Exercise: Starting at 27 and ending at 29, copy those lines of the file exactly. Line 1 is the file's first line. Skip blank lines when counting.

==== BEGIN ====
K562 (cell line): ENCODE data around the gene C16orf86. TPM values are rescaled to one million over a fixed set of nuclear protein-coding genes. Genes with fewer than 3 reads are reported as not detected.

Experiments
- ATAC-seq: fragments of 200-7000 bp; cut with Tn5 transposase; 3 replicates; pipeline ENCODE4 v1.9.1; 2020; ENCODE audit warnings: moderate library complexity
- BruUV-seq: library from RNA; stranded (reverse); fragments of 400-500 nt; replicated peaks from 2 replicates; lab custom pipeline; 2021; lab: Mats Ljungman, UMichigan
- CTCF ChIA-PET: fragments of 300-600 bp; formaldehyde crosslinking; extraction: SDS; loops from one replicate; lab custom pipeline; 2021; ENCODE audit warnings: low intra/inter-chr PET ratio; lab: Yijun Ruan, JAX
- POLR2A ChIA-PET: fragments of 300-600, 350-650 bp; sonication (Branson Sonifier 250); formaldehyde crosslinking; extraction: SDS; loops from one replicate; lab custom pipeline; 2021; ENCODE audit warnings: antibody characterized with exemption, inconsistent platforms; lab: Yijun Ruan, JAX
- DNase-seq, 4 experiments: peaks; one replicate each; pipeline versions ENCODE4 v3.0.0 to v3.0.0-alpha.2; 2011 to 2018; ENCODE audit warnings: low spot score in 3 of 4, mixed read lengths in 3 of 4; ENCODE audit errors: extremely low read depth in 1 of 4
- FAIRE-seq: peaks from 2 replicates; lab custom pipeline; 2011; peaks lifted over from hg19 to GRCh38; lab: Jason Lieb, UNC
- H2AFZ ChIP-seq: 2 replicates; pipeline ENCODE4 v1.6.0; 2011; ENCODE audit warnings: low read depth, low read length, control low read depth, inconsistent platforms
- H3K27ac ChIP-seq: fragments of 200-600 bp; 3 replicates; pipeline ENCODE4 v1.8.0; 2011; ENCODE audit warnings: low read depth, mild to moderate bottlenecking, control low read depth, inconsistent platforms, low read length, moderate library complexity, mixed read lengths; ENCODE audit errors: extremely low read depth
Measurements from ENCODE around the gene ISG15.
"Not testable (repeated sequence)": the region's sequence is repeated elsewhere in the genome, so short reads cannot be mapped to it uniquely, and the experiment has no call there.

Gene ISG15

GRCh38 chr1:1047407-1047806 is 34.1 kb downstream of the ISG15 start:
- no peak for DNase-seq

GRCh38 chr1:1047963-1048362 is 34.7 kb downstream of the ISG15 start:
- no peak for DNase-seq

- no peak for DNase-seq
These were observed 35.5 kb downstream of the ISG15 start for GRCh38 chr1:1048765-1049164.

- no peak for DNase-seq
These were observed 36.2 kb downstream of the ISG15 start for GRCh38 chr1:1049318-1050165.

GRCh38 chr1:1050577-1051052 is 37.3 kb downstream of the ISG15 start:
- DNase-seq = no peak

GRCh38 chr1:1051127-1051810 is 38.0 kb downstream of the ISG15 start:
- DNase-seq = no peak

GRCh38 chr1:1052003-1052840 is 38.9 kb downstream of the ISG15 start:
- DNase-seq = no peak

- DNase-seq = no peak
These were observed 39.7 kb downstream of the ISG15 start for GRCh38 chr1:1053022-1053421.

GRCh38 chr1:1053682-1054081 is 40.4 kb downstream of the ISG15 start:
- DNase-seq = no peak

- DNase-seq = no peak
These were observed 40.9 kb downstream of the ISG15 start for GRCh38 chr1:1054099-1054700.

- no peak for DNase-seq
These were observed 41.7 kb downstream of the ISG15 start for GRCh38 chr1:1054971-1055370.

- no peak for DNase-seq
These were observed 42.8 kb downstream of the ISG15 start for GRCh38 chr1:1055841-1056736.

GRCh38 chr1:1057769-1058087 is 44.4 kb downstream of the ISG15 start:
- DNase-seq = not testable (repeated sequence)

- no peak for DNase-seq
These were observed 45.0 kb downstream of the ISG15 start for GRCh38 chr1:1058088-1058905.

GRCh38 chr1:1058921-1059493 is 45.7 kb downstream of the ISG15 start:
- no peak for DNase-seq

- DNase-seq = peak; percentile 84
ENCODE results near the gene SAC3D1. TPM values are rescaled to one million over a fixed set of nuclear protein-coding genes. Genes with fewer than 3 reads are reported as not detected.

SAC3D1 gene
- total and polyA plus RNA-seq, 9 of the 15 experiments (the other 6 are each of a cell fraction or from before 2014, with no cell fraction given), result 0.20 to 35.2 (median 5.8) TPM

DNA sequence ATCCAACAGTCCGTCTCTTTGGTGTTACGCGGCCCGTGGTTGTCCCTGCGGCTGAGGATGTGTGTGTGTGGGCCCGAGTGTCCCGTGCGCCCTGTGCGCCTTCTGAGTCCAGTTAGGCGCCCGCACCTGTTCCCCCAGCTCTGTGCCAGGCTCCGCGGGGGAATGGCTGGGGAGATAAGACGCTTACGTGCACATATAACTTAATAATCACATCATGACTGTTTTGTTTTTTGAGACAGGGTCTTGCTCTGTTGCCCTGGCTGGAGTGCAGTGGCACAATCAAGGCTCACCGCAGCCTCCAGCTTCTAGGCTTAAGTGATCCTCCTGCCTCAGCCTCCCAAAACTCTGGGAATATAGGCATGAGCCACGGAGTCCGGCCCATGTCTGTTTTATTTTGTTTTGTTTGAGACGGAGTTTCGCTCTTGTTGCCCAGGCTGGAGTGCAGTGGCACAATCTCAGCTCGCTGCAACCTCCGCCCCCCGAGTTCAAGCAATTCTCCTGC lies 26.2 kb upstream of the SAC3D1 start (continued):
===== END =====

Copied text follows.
- DNase-seq = no peak

- DNase-seq = no peak
These were observed 39.7 kb downstream of the ISG15 start for GRCh38 chr1:1053022-1053421.